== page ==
One of the biggest takeaways: “There’s no one right answer. No one best way.”

Resources play a key role in providing assistance, he said. Some school districts have robust community-based mental health services they can rely on, and others have virtually none.

“It’s not just about what the school has or doesn’t, but what the community brings to the table,” Cooper said.

On a parallel path, superintendents discussed the impacts of social media on students, from the amount of screen time children have, to bullying, to the social circles and relationships that are created or destroyed via social media.

Superintendents also explored equity in public education, from poor to wealthy.

Where students live, the demographics of the community, the state’s political scene and the community as a whole contribute to the issue of equity, Cooper said.

“On a number of occasions, I realized how fortunate students in D-12 are compared to many others,” he said, “and on an equal number of occasions, it was rather depressing to see kids engaged in programs I know we’ll never be able to provide, given our available resources.”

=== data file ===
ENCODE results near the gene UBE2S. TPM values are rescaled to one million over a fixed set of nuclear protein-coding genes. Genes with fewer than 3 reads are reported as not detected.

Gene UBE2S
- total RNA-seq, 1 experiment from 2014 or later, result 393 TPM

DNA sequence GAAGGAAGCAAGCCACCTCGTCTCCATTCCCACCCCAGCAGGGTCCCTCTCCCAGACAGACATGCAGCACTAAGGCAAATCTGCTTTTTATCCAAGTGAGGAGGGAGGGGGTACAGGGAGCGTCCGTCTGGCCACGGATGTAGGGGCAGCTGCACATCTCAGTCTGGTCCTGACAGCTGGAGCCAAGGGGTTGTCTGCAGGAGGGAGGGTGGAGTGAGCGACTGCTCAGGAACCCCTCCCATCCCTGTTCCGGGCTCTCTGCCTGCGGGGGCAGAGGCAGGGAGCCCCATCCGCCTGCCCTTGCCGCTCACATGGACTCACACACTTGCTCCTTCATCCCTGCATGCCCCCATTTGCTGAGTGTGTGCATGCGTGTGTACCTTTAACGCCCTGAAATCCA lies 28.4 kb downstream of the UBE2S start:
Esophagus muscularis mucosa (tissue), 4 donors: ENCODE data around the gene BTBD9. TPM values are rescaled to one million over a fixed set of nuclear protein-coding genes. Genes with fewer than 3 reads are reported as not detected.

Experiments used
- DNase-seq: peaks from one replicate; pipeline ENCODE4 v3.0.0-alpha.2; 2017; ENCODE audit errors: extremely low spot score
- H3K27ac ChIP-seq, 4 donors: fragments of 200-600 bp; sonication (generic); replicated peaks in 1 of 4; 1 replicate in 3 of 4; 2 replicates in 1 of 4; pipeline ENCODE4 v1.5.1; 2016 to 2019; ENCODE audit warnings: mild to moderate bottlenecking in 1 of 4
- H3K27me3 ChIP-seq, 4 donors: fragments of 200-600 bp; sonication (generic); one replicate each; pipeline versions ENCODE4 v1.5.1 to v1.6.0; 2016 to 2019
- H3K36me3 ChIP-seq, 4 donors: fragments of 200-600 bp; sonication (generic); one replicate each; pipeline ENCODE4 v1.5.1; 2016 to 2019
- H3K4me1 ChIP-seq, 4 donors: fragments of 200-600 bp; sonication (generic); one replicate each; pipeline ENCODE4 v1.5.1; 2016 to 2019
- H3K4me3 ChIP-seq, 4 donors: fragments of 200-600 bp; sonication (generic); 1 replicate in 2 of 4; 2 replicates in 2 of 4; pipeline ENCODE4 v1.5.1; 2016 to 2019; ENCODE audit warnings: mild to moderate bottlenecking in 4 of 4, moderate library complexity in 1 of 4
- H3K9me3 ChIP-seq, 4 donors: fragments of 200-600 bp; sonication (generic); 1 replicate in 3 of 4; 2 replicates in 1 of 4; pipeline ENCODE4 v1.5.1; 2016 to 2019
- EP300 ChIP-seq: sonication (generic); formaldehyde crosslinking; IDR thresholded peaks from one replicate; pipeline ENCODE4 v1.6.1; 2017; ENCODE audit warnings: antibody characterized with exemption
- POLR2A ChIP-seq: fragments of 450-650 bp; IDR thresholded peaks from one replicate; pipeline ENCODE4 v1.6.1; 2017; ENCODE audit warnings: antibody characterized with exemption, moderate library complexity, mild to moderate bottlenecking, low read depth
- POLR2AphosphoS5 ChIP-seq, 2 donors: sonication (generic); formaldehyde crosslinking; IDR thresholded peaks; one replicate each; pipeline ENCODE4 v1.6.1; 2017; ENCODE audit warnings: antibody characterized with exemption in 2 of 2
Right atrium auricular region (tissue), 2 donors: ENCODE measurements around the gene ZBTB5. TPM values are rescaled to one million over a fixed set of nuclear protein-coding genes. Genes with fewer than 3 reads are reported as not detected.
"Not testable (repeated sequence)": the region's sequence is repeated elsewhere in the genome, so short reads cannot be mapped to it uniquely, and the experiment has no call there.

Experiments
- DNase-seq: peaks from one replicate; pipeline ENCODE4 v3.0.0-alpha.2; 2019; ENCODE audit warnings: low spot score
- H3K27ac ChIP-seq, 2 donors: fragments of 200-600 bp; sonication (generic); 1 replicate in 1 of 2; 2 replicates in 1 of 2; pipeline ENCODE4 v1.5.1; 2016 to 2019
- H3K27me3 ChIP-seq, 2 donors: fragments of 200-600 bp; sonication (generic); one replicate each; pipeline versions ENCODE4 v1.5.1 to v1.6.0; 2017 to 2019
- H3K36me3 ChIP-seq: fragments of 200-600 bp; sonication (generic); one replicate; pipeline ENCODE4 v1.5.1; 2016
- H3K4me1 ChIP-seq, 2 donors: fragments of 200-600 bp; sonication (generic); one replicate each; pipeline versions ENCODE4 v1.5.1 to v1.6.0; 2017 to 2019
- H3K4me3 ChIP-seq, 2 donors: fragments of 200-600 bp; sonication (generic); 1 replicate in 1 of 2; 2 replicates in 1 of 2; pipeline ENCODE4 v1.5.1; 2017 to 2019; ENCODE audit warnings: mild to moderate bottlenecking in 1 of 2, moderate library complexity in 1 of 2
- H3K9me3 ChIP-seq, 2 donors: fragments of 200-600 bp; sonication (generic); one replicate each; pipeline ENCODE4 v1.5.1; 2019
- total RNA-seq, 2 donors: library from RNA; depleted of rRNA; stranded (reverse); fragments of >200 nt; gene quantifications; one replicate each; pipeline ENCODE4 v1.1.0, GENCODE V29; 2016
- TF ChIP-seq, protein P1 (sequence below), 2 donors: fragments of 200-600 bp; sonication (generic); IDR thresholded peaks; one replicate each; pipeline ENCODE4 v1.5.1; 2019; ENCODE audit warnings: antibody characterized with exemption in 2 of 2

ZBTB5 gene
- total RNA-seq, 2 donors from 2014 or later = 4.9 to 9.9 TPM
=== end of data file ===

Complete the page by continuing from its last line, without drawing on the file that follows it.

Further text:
For example, Illinois’ Township High School District 214 Superintendent David Schuler, who was named the 2018 National Superintendent of the Year, talked about his district’s career and technical education.

“Not vocational programs, but the experiences kids have in practicums, internships and post-secondary options that “really allow them during high school to experience first-hand what avenues are available in terms of careers,” Cooper said. “It’s a completely different structure and environment. It was eye-opening.”


Christina Gillette Randle: ‘Go make a difference’

People often ask Randle why her? Why was she chosen as the state’s best teacher over thousands of others?

“What are you doing that’s so much different?” they wonder.

Nothing that she doesn’t think any teacher can see themselves doing.

“My hope is that it’s not why me because I’m doing something so different but anything anybody would be able to replicate,” Randle said.